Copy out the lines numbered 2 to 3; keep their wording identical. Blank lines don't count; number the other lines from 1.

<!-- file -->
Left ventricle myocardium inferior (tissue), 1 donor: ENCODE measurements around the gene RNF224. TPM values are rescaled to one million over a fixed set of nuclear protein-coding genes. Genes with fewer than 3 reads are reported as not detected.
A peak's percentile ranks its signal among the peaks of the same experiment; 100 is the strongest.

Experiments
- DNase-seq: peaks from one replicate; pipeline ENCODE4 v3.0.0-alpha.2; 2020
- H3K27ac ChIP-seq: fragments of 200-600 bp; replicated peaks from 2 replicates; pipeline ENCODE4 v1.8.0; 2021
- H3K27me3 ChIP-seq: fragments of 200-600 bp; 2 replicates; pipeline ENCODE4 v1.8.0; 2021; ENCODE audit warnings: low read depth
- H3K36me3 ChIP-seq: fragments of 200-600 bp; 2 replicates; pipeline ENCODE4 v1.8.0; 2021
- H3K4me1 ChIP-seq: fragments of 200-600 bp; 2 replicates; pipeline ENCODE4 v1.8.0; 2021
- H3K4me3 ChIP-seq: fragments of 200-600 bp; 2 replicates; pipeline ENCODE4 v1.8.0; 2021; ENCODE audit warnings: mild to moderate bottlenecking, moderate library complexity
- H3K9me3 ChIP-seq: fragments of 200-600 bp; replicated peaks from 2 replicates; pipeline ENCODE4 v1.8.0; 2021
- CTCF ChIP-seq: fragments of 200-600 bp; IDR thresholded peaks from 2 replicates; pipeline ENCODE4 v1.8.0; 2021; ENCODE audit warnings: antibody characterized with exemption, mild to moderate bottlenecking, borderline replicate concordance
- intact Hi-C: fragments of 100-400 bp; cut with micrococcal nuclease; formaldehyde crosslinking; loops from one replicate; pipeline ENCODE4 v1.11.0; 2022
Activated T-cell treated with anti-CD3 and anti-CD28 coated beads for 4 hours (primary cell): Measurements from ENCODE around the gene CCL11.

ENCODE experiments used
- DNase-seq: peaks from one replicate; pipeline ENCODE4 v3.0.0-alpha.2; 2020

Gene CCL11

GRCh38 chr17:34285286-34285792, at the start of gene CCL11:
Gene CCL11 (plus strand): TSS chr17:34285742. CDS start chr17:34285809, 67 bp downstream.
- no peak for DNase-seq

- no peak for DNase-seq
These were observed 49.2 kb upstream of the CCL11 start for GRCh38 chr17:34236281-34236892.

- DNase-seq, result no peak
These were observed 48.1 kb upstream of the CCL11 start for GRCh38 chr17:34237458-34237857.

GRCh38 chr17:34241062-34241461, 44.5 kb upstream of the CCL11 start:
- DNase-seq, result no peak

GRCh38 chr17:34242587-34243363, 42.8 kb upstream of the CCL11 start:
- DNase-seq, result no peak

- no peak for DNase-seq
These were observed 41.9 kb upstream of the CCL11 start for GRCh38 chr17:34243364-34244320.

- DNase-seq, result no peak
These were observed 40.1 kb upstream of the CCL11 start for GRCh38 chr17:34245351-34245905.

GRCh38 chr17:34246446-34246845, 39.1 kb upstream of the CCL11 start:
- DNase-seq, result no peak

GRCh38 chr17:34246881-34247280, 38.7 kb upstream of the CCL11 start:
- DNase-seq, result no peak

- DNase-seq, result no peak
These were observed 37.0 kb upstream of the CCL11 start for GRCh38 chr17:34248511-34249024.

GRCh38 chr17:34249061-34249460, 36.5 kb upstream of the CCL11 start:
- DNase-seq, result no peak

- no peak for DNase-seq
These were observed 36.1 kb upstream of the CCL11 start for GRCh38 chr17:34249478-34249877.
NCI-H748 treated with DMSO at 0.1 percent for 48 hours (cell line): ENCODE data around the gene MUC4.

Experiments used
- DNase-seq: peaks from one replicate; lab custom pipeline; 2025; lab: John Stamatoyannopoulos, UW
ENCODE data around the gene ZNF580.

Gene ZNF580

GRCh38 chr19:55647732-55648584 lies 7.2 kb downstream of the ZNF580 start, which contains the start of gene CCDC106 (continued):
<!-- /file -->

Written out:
A peak's percentile ranks its signal among the peaks of the same experiment; 100 is the strongest.

Experiments